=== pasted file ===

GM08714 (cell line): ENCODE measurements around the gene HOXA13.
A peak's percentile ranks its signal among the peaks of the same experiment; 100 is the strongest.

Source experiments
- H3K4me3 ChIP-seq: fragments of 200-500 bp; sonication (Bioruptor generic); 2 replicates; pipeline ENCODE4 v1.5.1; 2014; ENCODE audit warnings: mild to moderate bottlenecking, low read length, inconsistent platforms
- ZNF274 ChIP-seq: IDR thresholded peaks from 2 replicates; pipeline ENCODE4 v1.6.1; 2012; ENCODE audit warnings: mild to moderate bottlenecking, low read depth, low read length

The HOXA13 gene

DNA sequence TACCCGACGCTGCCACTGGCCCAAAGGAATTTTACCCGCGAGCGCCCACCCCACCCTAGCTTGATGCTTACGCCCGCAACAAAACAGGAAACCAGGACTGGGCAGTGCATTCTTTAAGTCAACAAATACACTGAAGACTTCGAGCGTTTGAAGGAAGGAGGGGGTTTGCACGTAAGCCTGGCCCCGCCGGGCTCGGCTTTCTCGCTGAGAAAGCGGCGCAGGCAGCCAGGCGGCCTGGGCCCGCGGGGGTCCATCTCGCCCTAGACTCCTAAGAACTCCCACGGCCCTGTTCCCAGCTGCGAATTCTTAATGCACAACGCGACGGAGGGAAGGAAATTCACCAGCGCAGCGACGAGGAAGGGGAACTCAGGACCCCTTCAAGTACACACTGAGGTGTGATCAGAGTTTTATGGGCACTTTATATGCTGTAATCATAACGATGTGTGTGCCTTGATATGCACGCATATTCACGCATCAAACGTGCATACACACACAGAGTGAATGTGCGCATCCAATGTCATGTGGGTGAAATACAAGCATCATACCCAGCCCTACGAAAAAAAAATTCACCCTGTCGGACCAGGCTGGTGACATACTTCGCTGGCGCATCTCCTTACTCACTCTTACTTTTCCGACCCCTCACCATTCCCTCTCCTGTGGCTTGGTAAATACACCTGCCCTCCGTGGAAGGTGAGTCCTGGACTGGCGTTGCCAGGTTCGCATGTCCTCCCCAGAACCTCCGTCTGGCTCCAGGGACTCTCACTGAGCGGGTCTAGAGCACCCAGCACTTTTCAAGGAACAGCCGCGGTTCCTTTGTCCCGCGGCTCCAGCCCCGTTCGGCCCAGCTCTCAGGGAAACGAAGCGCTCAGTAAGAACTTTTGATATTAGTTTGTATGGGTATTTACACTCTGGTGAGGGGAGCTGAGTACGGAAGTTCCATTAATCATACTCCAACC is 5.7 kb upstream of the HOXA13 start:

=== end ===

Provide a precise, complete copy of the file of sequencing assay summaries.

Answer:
GM08714 (cell line): ENCODE measurements around the gene HOXA13.
A peak's percentile ranks its signal among the peaks of the same experiment; 100 is the strongest.

Source experiments
- H3K4me3 ChIP-seq: fragments of 200-500 bp; sonication (Bioruptor generic); 2 replicates; pipeline ENCODE4 v1.5.1; 2014; ENCODE audit warnings: mild to moderate bottlenecking, low read length, inconsistent platforms
- ZNF274 ChIP-seq: IDR thresholded peaks from 2 replicates; pipeline ENCODE4 v1.6.1; 2012; ENCODE audit warnings: mild to moderate bottlenecking, low read depth, low read length

The HOXA13 gene

DNA sequence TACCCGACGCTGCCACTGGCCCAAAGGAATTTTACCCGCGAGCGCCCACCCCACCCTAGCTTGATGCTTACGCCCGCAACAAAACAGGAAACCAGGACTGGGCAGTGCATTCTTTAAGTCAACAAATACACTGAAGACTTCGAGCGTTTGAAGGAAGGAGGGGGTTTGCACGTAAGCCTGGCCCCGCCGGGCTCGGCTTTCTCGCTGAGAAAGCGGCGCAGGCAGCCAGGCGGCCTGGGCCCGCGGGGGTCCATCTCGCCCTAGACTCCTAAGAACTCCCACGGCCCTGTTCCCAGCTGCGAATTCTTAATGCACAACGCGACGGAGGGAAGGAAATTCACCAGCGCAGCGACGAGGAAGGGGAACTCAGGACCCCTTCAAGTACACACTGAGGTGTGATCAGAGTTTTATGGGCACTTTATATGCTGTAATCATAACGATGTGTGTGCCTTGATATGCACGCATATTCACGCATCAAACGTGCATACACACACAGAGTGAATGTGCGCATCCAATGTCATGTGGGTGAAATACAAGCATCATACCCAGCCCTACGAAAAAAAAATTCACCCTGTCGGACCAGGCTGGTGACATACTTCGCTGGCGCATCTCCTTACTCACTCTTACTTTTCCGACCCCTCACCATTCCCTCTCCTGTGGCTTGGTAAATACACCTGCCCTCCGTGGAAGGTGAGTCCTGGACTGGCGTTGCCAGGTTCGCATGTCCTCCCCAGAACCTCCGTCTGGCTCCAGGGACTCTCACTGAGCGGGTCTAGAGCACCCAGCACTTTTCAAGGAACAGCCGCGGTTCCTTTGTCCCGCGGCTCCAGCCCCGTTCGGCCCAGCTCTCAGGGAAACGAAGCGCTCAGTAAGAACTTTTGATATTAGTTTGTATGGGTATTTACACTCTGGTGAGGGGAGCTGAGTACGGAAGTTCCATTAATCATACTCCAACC is 5.7 kb upstream of the HOXA13 start: